Last May, after 32 years at the University of Arizona, Dr. Lynn Nadel officially retired from the University of Arizona. In December, we celebrated Lynn’s career with a day-long research meeting here at UA that was attended by the “who’s who” in the field of cognitive neuroscience from around the world - an extraordinary day that reflected the importance of Lynn’s lifelong contribution to science and the special place of honor that he holds in our field.
Lynn is one of the world’s major contributors to our understanding of the role of the hippocampus in learning, memory, and spatial navigation. Lynn’s first book, written with Nobel laureate John O’Keefe, “The Hippocampus as a Cognitive Map” has been described as one of the most influential books in the field of neuroscience published in the past 50 years. The ideas captured in that book changed the field of memory research when it was first published in 1978. In 1997, Lynn changed the field of memory again, publishing a new theory of hippocampal function with his long-time collaborator and friend Morris Moscovitch at the University of Toronto, “Multiple Trace Theory” has generated well over 3,000 publications in the field and has resulted in fundamental changes to our understanding of disorders affecting memory, including amnesia, Alzheimer’s disease, Down Syndrome, and epilepsy.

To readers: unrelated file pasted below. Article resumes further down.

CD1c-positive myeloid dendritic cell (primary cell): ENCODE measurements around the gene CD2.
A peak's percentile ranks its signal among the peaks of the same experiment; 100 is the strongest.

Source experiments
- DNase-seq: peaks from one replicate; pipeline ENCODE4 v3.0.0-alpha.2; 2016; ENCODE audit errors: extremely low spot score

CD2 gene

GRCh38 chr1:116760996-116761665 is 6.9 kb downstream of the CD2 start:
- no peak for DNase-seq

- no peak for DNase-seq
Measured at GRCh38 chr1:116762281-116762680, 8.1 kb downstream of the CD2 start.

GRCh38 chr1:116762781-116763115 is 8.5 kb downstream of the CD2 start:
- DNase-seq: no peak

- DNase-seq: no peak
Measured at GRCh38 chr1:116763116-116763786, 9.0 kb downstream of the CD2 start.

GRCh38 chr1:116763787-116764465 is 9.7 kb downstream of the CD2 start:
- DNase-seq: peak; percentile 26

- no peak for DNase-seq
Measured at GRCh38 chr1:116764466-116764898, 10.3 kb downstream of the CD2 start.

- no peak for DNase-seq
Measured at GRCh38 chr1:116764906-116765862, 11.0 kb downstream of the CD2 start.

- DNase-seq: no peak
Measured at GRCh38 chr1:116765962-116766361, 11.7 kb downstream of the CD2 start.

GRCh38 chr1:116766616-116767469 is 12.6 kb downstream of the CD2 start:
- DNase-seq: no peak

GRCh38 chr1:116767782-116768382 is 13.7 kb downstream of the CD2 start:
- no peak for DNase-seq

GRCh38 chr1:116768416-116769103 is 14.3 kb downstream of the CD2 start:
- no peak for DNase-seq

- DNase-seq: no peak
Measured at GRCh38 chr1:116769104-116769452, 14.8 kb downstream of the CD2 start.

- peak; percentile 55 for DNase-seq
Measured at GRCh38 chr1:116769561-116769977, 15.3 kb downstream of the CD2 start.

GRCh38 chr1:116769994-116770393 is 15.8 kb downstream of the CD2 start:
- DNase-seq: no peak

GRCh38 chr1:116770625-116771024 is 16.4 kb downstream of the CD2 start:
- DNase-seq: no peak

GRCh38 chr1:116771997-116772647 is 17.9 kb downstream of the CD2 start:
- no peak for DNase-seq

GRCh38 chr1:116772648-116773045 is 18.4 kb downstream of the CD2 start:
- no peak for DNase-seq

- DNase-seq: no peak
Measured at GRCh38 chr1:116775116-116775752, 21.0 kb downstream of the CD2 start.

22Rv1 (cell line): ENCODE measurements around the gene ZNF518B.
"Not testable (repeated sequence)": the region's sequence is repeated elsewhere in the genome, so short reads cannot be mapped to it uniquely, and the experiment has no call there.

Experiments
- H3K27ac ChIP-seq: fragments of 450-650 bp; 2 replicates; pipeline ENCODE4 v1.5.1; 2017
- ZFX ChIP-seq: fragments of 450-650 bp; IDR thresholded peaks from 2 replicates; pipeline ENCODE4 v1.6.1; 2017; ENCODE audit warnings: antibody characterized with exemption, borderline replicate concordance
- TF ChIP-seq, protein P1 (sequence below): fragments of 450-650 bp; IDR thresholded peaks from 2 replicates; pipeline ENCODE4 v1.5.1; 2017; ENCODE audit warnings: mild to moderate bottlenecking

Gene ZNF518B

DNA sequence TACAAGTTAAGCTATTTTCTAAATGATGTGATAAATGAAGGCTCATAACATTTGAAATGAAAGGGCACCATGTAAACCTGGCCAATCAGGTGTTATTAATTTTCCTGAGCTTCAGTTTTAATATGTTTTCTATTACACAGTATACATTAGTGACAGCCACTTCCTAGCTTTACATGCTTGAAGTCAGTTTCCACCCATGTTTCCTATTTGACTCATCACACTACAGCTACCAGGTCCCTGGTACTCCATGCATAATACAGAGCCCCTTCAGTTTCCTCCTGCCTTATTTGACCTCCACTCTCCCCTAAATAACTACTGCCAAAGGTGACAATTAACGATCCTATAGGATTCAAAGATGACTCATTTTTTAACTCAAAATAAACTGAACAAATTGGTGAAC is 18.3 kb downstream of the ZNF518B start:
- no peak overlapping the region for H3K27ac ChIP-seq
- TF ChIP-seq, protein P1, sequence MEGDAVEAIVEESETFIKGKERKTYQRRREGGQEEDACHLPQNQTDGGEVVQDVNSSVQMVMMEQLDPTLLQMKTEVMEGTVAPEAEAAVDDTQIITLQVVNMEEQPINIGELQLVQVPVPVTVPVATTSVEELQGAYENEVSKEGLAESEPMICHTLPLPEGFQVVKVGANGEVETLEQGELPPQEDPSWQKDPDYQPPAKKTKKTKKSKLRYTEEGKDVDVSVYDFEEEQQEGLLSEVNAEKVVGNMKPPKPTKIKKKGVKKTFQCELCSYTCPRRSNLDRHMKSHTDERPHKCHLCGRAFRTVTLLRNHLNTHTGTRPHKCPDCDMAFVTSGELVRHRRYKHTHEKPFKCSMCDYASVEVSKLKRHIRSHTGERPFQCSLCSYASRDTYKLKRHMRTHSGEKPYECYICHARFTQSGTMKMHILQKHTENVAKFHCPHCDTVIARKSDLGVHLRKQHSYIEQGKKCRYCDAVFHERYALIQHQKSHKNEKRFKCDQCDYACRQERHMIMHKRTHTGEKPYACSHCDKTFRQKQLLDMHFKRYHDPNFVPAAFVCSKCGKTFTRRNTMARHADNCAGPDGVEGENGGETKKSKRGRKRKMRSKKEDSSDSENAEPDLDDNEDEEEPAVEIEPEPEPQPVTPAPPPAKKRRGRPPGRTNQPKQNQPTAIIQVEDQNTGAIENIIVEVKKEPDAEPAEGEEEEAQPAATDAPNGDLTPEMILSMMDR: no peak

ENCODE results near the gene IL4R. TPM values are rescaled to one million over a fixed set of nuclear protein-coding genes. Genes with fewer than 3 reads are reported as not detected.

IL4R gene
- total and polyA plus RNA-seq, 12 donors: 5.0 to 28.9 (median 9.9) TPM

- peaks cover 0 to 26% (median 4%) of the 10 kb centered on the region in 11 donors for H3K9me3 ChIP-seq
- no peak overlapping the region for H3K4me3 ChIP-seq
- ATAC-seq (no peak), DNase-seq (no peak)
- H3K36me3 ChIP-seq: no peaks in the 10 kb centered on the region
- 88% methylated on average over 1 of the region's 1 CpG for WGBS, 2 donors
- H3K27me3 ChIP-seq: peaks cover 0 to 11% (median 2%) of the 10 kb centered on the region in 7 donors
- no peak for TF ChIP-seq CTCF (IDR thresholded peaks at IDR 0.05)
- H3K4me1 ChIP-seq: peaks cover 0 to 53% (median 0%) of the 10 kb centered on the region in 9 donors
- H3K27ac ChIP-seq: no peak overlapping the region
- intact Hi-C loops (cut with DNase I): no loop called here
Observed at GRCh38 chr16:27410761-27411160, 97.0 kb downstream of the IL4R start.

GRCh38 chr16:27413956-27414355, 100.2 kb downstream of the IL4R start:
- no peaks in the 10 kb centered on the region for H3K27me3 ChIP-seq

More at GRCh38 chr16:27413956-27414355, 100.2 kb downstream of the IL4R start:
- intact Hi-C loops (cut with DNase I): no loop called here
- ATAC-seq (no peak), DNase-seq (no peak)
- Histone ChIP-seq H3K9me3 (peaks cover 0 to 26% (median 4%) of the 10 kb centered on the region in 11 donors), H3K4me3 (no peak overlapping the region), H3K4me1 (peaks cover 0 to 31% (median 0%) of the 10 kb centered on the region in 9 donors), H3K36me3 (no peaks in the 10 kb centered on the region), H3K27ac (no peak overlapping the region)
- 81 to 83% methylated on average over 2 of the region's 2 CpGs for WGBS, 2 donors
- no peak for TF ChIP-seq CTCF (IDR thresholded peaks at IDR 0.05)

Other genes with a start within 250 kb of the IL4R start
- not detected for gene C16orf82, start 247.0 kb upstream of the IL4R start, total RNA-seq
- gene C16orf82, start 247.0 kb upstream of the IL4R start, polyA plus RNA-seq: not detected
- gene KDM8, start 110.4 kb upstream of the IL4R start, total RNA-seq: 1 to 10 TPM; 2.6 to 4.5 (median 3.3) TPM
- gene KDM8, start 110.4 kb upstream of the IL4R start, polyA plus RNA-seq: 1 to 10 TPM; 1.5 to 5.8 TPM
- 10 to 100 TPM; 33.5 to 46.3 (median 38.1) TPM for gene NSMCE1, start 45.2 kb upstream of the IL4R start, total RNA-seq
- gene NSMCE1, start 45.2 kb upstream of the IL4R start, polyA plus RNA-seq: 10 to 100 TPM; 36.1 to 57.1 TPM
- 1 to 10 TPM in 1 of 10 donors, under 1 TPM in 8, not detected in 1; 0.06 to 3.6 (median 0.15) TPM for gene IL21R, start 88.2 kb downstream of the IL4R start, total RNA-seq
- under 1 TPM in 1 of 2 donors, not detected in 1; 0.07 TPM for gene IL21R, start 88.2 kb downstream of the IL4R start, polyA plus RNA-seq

During a career spanning four decades, Lynn published over 200 papers and an astounding 24 co-authored or edited books. His unique ability to synthesize ideas across domains has led to novel insights into the role of sleep and dreaming in memory consolidation, the neurobiology of PTSD and Down Syndrome, the influence of language on spatial memory, the cognitive neuroscience of emotion, the implications of memory functions for the legal system, and the neurobiology of enduring change in psychotherapy. His contributions have been recognized by many prestigious awards, including the coveted Norman Anderson Lifetime Achievement Award from the Society of Experimental Psychologists.
Lynn’s legacy goes well beyond research. No less important is the influence that Lynn has had on the careers of countless young researchers over the years. Throughout his years at the University of Arizona, Lynn mentored graduate students and postdoctoral fellows who have gone on to outstanding academic careers. As the Head of Psychology, a position he held for 13 years, Lynn hired promising young faculty including Carol Barnes, Bruce McNaughton, Daniel Schacter, and Paul Bloom who went on to be giants in their fields. Because of Lynn’s vision, the University of Arizona became an internationally-recognized center for cognitive neuroscience, a reputation that we continue to enjoy today.
The end of an era, yes, but also the beginning of a bright, exciting new future for Psychology. We may not know exactly what the future will hold for us, but Lynn’s legacy of excellence in research, collaboration and collegiality, and commitment to education will be carried with us and keep us strong.